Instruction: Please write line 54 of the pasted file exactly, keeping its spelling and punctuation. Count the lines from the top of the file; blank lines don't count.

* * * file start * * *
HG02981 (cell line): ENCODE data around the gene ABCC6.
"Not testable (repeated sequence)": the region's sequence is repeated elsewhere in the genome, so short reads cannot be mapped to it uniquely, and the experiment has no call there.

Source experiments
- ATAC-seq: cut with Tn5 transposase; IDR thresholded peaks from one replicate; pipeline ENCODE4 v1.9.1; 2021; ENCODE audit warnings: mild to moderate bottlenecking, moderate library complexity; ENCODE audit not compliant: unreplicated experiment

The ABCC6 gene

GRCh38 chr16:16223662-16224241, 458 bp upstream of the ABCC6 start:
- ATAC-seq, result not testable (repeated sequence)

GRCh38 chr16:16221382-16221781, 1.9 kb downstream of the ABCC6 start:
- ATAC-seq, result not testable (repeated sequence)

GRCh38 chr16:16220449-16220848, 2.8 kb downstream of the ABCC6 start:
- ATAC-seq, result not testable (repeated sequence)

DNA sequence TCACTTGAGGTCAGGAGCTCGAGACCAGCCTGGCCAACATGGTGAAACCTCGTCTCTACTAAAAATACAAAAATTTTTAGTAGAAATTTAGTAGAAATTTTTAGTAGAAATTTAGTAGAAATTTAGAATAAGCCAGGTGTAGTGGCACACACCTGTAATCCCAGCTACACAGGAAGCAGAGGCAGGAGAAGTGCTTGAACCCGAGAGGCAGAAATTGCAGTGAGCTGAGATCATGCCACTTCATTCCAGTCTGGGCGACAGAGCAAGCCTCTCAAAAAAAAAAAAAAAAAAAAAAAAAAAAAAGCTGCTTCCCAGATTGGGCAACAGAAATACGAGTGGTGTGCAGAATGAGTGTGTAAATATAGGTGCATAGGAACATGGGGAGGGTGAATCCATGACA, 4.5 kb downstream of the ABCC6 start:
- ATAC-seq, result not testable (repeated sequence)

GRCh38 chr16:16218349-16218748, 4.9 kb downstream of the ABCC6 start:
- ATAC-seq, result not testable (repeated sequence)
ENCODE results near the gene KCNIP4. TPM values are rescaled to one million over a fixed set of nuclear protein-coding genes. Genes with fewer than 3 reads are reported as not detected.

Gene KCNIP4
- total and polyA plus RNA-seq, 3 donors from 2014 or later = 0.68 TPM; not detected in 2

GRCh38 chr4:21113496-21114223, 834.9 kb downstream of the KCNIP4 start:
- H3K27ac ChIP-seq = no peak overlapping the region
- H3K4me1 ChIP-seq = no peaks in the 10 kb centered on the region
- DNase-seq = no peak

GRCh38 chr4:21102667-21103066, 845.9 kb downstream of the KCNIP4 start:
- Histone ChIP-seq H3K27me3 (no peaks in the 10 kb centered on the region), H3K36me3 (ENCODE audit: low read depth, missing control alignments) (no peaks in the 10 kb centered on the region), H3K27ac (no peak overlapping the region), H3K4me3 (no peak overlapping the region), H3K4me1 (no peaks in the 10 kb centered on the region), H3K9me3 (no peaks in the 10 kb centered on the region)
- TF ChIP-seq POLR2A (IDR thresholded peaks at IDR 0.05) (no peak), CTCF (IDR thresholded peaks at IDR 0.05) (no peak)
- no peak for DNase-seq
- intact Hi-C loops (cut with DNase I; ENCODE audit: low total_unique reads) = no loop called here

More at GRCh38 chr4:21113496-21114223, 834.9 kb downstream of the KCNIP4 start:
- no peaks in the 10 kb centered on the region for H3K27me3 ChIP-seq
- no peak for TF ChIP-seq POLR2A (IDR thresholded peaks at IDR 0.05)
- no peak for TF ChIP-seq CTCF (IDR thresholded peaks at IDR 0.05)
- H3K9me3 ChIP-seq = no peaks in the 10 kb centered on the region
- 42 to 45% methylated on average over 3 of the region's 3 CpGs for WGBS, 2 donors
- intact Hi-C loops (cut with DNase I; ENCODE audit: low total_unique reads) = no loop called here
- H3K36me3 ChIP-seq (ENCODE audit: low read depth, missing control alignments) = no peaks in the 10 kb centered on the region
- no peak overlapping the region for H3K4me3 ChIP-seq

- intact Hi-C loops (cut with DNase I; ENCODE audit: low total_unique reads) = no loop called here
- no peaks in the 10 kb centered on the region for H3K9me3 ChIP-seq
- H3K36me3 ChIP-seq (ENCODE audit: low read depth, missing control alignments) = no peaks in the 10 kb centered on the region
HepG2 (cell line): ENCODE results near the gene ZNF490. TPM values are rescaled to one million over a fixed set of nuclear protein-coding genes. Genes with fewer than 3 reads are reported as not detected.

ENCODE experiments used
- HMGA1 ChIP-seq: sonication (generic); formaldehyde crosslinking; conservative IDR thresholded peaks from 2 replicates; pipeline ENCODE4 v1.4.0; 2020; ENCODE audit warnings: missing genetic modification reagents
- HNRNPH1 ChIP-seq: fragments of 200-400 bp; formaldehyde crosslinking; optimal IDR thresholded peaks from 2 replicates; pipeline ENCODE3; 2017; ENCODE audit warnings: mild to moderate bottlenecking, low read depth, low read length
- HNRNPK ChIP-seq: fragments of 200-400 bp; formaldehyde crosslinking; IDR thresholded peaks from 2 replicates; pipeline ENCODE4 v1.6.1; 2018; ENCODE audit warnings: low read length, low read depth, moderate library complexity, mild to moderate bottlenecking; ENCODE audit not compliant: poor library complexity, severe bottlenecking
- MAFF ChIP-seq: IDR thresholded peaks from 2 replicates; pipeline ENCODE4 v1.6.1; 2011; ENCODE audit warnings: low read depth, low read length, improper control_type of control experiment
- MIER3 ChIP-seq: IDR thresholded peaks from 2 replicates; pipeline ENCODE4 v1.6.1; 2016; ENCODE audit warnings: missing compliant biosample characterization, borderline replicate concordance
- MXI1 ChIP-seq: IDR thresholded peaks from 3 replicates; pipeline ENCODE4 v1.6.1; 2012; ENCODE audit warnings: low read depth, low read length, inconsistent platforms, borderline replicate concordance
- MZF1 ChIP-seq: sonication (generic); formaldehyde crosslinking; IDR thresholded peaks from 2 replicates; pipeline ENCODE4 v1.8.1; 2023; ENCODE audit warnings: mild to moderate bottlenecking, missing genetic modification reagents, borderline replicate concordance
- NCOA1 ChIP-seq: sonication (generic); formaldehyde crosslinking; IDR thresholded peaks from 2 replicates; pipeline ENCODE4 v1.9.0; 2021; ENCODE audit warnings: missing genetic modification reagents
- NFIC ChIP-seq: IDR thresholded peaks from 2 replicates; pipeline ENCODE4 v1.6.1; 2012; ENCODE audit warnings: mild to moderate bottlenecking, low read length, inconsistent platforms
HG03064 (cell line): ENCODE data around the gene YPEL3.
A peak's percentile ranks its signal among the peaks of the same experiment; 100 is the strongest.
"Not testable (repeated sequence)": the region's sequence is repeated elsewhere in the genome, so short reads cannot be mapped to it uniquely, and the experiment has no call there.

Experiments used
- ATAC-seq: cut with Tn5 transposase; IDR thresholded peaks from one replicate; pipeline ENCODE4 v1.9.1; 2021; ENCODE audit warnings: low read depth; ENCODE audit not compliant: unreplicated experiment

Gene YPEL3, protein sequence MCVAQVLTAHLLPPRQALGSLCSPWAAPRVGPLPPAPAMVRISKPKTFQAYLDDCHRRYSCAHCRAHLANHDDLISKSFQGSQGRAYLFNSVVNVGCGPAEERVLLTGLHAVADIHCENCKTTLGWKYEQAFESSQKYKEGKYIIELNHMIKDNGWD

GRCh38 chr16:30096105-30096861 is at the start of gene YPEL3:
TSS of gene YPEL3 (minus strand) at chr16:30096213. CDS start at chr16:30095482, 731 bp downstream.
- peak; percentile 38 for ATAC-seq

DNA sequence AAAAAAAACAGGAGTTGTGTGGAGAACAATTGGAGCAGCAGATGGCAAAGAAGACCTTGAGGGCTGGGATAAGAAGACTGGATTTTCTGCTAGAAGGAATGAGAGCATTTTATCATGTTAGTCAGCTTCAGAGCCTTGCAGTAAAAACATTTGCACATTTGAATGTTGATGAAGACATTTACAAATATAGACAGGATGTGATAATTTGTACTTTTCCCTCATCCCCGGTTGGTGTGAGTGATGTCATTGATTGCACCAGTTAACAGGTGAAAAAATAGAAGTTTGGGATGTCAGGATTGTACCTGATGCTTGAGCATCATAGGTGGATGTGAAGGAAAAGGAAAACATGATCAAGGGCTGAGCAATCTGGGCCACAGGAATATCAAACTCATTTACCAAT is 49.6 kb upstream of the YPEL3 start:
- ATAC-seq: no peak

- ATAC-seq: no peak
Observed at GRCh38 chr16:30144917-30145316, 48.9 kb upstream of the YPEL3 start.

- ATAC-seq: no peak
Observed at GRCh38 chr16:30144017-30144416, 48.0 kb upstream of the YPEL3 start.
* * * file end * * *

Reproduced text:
Experiments used